We've already highlighted Kirkpatrick, so we won't re-hash that any longer than we need to. And though we've also talked about Hunt, one has to wonder if he truly has been given a fair shot before so many label him a bust. In the final three games, including the playoff loss to the Colts, Hunt had a combined 32 snaps. He was averaging more per game early in the season, but that was mostly in blowout contests. Justifiably so, the film room geeks will point to major struggles in Hunt's game as the reason for the dip in play later in the year. But, with limited snap counts, the Bengals being the worst team in the league at sacking the quarterback, and their non-aggressiveness at finding an outside source for quarterback pressures last year, one would think that they would give Hunt more time to see if he is truly a bust.
But, then again, sacks are overrated, right?
Sacrifice Character For Big-Play Potential?:
In the midst of the Bengals' renaissance in the mid-2000s, the team was still a national punchline. Unlike a decade earlier, it wasn't about atrocious on-field play, but rather a slew of player arrests. Late night talk shows destroyed the Bengals with jokes and viral emails were spread around containing gems like "the Bengals wear orange because they look like prison jumpsuits". Zing.
In recent years, the team has shied away from poor character guys and, to the team's credit, it has paid off. Perhaps that was one of the supposed concessions that Mike Brown made to Lewis when the coach was re-signed in 2011, but one can only speculate. In the rare instances that they have taken chances on guys with off-field baggage, it has seemed to pay off.
Hill had a checkered past from his early college career, Dunlap had a DUI arrest while at Florida, and Vontaze Burfict was said to be a complete jerk who was uncoachable. In their brief careers, all have panned out to varying levels of success and have shed any of those preconceived notions.
Personally speaking, I've always been someone who likes teams bringing in high-character guys. you want players who will run through walls for a coach, guys who will bring accountability and ones you never have to worry about doing things the wrong way. However, sometimes the most talented guys have the some of the sketchiest backgrounds. It's just how it is.
Am I saying that the Bengals need to use high picks and big money on guys who have had multiple issues? No, we've seen what Josh Gordon can bring to a team. Still, if you believe that that delicate NFL window is beginning to close on the Bengals and there is a player with a checkered past available for an immediate upgrade at a much-needed position, I'd think that they would have to consider it.
If Cincinnati employs this mentality, they would have to be confident that they have truly changed their ways from about a decade ago, and have built a structured atmosphere for these types of players. They also can't comprise their team of a large chunk of troubled guys as they did years ago.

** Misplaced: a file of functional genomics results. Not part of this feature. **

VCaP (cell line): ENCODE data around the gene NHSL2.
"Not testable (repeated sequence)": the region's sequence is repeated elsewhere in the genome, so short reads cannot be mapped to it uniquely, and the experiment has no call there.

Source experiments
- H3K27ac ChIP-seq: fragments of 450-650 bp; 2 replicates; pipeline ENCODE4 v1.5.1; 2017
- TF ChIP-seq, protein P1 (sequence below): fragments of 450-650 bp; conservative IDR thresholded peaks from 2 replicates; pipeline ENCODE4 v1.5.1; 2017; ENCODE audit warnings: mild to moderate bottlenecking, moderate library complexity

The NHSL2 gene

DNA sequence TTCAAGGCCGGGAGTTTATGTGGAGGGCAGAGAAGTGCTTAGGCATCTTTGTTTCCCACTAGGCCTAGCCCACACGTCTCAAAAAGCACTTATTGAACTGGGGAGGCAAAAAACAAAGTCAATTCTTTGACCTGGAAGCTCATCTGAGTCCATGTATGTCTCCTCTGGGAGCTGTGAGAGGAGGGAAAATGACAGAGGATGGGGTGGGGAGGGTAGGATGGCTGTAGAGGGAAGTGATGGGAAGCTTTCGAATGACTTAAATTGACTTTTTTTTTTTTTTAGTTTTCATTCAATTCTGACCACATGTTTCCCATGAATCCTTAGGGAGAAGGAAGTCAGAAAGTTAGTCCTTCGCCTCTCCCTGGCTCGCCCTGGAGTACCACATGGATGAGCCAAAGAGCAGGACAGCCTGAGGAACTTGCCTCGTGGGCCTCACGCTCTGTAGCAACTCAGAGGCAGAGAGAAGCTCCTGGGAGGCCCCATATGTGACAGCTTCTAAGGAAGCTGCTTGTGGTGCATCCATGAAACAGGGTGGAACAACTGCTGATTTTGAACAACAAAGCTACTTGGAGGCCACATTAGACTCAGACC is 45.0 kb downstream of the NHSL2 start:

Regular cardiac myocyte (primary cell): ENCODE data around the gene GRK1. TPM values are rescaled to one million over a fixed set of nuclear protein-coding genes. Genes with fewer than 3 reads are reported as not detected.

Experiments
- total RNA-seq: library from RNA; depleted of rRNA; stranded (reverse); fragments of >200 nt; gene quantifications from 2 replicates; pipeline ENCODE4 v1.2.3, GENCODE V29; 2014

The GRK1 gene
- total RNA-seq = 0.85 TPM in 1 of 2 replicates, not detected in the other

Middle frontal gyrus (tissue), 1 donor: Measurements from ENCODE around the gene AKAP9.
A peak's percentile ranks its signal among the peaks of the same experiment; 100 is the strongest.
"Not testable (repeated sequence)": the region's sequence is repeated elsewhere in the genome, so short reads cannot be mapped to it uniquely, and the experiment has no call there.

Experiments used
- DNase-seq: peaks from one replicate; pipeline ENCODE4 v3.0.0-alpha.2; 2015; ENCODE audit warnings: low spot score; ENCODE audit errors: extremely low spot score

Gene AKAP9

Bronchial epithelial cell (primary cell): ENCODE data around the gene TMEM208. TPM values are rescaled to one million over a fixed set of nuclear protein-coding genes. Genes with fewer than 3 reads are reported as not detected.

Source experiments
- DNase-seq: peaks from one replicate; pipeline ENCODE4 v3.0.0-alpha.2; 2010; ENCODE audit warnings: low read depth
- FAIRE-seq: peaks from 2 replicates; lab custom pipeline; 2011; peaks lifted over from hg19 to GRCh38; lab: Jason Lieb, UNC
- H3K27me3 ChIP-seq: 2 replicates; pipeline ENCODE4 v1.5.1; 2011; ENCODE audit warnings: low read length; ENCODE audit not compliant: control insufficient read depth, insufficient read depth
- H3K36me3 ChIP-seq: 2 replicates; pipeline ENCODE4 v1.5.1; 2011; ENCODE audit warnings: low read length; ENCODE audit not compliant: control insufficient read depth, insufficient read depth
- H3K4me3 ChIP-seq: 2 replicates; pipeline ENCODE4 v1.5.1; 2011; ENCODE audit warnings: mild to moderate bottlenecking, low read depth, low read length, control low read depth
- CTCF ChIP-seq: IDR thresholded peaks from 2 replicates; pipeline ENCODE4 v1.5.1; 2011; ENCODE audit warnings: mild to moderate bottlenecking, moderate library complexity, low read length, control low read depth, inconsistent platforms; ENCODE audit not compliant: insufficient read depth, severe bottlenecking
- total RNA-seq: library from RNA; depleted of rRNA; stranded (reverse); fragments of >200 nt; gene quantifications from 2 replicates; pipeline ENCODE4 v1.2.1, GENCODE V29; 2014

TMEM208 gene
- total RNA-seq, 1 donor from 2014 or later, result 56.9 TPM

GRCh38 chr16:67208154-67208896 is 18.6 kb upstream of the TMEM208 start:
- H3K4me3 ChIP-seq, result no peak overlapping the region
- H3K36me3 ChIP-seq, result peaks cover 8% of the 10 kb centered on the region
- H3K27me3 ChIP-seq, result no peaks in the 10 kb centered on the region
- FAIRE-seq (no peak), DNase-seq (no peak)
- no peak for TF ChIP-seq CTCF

More Three-Down Guys On Defense:
Rotation is a huge part of the NFL. In fact, it's been a huge key to the Bengals success since 2011. Mike Zimmer brilliantly hid the weaknesses of his defensive players by rotating in certain players to fit specific situations and keep most of his defensive unit fresh. Paul Guenther likely wanted to employ the same game plan with the group, but was dealt a bad hand between injuries and an inactive free agency period.
Still, there's something about having certain positions relied upon every down on defense. Burfict personifies the three-down type of player, taking up the WILL linebacker spot on the first two downs and then often kicking to the middle on third down passing situations in relief of Rey Maualuga. This specific rotation is what made Burfict's injury so critical to the defense this year.
Geno Atkins was another three-down guy pre-injury, but, as with Burfict, his not being the same guy as the 2012 All-Pro really hurt the defense. If one looks to the guys who flanked Atkins on the edge from 2010-2013 in Dunlap and Michael Johnson, they are three-down players who can be shuffled all over the line. Both Johnson and the Bengals missed each other in 2014.
While shoring up the defense with a niche pass-rusher type, maybe one with speed to complement the size up front as Joe Goodberry and I have been noting lately, is a good thought. Sometimes being able to grab a dominant player that you don't want to take off of the field is a must. It's this notion that begs the question of the future at middle linebacker for the Bengals, as well as defensive end and defensive tackle.
The Bengals can't abandon the rotation practice--they will need it going forward. But, if they are able to get younger, faster and more athletic players at certain positions who can play every down, then they'll need to spring for them. What will that take? Being active in free agency and aggressive in the draft.